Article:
The two duos on everyone’s lips the day after the Grammys: Daft Punk and Macklemore & Ryan Lewis. Both acts secured enough awards to lend legitimacy to their respective visions to forge their own paths in the world of popular music, by bucking tradition and, in the case of Macklemore, major labels.
So what of the 56th annual Grammy ceremony as a whole? Did all of the performances, collaborations, presentations and general star showings click with viewers? We rounded up what several online critics had to say below. Read their thoughts, then let us know your own!
:: Boston.com commented, “The Grammy Awards celebrated outcasts and outsiders, lionizing a couple of French robots, white rappers and a country gal espousing gay rights, and a Goth teenager who’s clearly uncomfortable with the current themes in pop music.”
:: E! Online talked of Daft Punk’s big night: “The helmet-sporting French duo’s Random Access Memories became the first dance-music LP to win Album of the Year since the soundtrack for Saturday Night Fever. Not only did more Daft Punk mean more time spent with Pharrell’s hat, but their live performance of their mega-hit ‘Get Lucky,’ which was also named Record of the Year (one of Daft Punk’s leading five Grammy wins tonight), had the entire audience (and not just the always bouncy Taylor Swift) clapping and dancing in the most heartwarming display of the night.”
:: The Los Angeles Times noted that “at times the ceremony Sunday at Los Angeles’ Staples Center felt like a night for the underdogs,” and said of the night’s biggest award, “Even Daft Punk’s well-earned album of the year win for Random Access Memories, a decidedly big-budget affair that arrived with as much fanfare as James Cameron’s Titanic, still felt like a victory for the little man.”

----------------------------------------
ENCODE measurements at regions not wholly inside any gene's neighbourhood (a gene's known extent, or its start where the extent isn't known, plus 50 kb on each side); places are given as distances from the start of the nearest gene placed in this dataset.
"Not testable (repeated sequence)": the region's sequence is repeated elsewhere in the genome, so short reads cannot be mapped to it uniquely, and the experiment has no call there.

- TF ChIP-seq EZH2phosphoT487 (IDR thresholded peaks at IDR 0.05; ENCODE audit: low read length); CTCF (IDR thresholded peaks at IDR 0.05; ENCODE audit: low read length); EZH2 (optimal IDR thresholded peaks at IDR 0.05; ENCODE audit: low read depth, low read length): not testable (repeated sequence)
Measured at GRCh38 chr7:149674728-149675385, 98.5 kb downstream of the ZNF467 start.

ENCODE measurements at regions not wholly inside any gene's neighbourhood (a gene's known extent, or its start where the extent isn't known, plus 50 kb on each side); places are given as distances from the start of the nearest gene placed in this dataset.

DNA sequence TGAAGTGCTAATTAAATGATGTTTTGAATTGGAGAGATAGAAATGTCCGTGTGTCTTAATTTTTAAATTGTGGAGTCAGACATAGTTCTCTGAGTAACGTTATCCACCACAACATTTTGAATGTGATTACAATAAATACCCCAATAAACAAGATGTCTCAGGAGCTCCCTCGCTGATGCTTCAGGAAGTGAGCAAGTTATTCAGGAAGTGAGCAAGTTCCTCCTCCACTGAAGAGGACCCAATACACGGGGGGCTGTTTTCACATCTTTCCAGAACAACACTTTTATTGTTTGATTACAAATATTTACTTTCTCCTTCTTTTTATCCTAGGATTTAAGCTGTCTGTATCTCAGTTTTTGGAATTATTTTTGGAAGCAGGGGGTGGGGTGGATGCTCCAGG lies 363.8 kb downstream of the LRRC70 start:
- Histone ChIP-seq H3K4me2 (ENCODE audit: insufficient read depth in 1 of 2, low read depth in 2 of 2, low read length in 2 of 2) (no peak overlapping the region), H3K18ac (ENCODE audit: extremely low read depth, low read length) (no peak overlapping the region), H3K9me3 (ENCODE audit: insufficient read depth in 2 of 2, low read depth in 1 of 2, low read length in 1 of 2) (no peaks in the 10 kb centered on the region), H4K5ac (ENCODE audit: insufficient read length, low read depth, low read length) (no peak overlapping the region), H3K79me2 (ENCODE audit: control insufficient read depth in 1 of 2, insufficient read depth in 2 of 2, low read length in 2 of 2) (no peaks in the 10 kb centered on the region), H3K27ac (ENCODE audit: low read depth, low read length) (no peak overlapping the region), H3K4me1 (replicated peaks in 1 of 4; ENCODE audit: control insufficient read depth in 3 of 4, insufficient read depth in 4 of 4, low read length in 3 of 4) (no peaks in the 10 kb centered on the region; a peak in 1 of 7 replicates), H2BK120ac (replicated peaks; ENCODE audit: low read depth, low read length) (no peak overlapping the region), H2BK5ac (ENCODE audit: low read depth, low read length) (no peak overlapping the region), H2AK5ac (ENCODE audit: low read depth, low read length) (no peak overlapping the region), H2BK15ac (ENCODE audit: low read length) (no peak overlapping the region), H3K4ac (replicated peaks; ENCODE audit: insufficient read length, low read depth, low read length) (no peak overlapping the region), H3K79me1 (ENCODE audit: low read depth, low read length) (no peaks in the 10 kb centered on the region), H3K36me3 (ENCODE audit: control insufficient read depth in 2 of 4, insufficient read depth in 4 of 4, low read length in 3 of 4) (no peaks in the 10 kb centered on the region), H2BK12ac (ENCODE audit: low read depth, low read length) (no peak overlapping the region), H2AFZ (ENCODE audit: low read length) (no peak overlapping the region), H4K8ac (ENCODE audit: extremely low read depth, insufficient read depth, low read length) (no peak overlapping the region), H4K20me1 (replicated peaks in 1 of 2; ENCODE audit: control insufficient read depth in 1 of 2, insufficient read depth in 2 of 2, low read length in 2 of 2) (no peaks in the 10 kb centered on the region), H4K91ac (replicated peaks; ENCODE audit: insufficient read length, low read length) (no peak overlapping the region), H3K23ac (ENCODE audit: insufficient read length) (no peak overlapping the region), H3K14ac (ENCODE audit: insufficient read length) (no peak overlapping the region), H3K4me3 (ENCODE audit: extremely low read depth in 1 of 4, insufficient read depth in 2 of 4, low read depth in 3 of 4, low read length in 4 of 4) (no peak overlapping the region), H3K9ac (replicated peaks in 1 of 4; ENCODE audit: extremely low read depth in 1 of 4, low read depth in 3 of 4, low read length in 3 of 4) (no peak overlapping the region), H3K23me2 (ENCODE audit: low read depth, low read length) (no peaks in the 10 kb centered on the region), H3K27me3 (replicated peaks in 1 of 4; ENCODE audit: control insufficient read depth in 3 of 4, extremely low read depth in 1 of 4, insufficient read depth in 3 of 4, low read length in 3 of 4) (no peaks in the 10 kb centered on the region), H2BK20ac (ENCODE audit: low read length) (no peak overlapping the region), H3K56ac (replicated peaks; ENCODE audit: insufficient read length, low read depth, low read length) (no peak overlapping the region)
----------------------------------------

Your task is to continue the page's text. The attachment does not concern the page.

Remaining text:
:: Meanwhile, NPR picked up an Associated Press’ writeup with the actual headline “Daft Punk: Who Knew They Were French?” Just about everyone, gang.
:: The New York Daily News commented on independent duo Macklemore & Ryan Lewis’ big showing: “The pair made history with their performance of the hit ‘Same Love.; While the openly gay author of the song’s chorus, Mary Lambert, crooned the main hook, 33 real life couples — some straight, some gay — exchanged rings in a make-shift wedding. During the ceremony, guest star Madonna worked in her old hit ‘Open Your Heart.’ As an early supporter of gay rights, she fit in seamlessly.”
:: Speaking of Madonna, DListed had this to say about the Material Girl bringing her son to the ceremony: “And when Madge and David popped up on my TV, it took me a second to realize that was her son and not her new boyfriend.”
:: As for the performances, here’s what the Chicago Sun-Times had to say: “One sign the Grammys does not trust its own star power — or that the Grammys are not considered headline news by younger viewers: Many of the performances were collaborations between newer artists and veterans. The one that felt most electric — and apparently got the rather sedate Staples Center audience moving — was between Pharrell Williams, Stevie Wonder, Chic’s Nile Rodgers, and Daft Punk. They performed ‘Get Lucky,’ which owes heavily from the 1970s funk that Wonder innovated. Combined with Chic’s ‘Freak Out,’ the performance was a Grammy highlight.”
:: Finally, Delaware’s Daily Times tossed out this quip: “Not to blame Taylor Swift, but it seemed we saw more camera shots of her dancing in the front row to Kendrick Lamar and Imagine Dragons than we saw of Imagine Dragons. Odd irony considering that being upstaged herself at an awards show was such a key moment in her career.”
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